Working securely: Splitting the email address book
Why is this important?
Most people use email for sharing documents with colleagues within and outside the University. Email is not the most secure form of communication. The main risks come from someone getting access to your account, or from sending information to the wrong people. Mistakenly copying a private email to the wrong person can be embarrassing enough, but accidentally sharing personal or sensitive data with the wrong individual or group can lead to a serious data breach. By making this change, we will reduce the risk of that happening.
How will it work?
Up until now, all staff and student names have been included in a single address list. This makes it quite possible to accidentally click on the wrong person among a long list of similar-looking names.
With these changes in place, there will be two main effects:
- We will have two separate address book lists, one of the staff names and one of the student names. Users communicating with both groups together will need to consult both lists separately, adding an extra, but necessary, step to the process.
- Student names are now shown in capitals when they are displayed in a draft or sent an email to quickly distinguish them from staff names. The level of study will also be added – UG, PG, PGR.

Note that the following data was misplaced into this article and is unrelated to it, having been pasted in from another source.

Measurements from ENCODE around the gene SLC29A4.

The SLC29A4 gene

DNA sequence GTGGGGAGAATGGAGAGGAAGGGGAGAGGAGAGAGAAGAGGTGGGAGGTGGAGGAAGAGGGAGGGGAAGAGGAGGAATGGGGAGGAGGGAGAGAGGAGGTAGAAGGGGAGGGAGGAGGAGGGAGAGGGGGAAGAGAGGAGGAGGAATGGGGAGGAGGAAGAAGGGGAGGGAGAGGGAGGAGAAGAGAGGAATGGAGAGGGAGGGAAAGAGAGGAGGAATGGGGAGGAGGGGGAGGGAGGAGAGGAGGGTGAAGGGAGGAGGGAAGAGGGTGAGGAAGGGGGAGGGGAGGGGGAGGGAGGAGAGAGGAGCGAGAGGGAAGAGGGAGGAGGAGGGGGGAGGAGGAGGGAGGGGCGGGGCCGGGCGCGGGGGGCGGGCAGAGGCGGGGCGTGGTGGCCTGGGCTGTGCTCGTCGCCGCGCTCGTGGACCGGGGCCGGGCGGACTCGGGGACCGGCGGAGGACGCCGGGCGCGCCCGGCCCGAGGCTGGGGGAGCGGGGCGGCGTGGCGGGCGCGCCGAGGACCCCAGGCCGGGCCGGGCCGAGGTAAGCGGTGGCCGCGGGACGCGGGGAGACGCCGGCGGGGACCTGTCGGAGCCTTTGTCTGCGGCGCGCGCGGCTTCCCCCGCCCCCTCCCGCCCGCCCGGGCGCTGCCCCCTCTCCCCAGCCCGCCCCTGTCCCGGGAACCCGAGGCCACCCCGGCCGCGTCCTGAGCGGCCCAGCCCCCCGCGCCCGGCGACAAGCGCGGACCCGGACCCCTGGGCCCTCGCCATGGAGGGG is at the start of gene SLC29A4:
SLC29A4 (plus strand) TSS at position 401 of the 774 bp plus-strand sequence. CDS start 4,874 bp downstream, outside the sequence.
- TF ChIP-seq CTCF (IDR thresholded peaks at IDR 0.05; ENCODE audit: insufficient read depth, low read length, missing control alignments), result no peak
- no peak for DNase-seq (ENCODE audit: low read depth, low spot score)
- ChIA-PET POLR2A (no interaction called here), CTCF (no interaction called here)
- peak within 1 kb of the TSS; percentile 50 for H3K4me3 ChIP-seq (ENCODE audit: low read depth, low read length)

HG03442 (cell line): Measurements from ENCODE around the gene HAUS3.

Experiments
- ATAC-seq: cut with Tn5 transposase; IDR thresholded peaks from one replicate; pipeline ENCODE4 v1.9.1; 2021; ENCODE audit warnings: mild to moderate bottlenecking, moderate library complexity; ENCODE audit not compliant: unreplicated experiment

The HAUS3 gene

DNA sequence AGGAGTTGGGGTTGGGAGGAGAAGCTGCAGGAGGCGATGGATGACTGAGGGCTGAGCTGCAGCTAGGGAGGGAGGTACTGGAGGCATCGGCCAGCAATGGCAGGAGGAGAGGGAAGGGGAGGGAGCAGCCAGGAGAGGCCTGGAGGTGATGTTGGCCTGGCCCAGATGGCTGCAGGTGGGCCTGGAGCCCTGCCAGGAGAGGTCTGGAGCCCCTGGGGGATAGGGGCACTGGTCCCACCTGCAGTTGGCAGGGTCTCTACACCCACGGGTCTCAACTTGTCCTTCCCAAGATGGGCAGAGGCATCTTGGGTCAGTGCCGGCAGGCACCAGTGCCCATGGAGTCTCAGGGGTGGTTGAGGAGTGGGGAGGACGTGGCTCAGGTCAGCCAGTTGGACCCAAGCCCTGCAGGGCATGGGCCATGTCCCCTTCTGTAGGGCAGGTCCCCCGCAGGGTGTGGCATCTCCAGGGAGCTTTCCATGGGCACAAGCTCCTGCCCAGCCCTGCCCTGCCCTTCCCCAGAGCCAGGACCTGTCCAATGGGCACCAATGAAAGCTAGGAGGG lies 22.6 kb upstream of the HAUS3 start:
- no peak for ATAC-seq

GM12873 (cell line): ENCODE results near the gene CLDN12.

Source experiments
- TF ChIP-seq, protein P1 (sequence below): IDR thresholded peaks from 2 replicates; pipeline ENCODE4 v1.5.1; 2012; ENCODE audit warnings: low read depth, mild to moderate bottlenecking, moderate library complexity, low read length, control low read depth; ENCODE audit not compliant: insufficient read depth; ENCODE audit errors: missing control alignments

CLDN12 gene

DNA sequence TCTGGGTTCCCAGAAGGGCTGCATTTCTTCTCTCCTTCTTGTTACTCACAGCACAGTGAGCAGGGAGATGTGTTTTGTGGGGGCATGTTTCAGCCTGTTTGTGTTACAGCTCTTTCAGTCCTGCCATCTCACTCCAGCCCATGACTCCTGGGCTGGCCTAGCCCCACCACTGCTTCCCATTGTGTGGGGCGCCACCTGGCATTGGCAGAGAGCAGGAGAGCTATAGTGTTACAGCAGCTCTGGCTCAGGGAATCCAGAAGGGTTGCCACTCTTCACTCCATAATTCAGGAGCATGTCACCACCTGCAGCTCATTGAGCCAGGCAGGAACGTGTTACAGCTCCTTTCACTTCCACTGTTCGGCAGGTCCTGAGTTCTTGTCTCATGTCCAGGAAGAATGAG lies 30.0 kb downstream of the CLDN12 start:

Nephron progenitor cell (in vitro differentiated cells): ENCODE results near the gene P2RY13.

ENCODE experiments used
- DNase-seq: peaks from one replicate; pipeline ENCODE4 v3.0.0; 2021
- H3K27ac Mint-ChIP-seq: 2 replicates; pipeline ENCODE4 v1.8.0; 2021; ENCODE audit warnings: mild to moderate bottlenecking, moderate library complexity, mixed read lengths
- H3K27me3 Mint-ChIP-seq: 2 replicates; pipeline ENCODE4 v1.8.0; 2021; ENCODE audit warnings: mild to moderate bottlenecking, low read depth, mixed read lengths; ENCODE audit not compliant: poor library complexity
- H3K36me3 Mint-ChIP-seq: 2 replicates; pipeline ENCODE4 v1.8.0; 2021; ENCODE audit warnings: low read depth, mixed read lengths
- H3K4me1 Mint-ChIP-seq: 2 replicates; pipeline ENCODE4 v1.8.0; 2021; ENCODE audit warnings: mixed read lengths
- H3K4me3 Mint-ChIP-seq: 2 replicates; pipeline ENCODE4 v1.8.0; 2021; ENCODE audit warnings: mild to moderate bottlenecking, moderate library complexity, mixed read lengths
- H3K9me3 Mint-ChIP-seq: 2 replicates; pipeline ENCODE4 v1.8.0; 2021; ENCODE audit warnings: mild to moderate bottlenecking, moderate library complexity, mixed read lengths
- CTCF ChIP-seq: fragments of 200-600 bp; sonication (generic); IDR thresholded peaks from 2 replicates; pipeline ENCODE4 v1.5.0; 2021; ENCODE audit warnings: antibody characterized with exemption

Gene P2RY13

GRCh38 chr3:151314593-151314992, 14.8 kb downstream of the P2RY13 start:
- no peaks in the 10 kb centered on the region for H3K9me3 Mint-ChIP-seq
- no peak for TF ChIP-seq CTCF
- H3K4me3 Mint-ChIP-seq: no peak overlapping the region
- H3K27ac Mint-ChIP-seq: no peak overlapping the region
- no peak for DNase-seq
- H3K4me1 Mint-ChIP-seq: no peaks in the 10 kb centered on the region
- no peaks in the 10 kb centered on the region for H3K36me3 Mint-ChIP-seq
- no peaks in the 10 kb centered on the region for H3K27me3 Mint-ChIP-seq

For the majority of us, the changes will only affect how names are displayed when we fill the 'To', 'Cc' and ‘Bcc’ email fields. Some email tools produce a list of 'commonly used' names and there too, student names will now appear in capitals. The same applies when compiling or looking at distribution lists - student names will be in capitals - making it easier to 'scan' a list and spot if a student has been added by mistake.
What will it mean?
The work of separating the email lists will take place over the next few weeks. By making a clear separation of staff and student names, the change introduces an extra step to sending emails and compiling lists. But it will help reduce the number of occasions when information is shared by mistake. This will increase confidence in our system and address an agreed regulatory concern.